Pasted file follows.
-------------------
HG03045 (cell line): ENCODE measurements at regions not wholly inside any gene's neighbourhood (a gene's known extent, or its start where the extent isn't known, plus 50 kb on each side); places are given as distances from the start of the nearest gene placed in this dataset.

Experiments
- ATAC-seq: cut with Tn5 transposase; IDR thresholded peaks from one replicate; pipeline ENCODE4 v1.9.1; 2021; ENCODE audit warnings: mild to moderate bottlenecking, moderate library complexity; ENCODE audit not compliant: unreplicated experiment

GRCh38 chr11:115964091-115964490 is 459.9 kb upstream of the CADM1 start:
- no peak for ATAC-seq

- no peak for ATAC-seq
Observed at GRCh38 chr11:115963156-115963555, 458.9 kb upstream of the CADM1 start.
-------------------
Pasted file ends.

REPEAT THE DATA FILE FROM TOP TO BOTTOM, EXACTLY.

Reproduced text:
HG03045 (cell line): ENCODE measurements at regions not wholly inside any gene's neighbourhood (a gene's known extent, or its start where the extent isn't known, plus 50 kb on each side); places are given as distances from the start of the nearest gene placed in this dataset.

Experiments
- ATAC-seq: cut with Tn5 transposase; IDR thresholded peaks from one replicate; pipeline ENCODE4 v1.9.1; 2021; ENCODE audit warnings: mild to moderate bottlenecking, moderate library complexity; ENCODE audit not compliant: unreplicated experiment

GRCh38 chr11:115964091-115964490 is 459.9 kb upstream of the CADM1 start:
- no peak for ATAC-seq

- no peak for ATAC-seq
Observed at GRCh38 chr11:115963156-115963555, 458.9 kb upstream of the CADM1 start.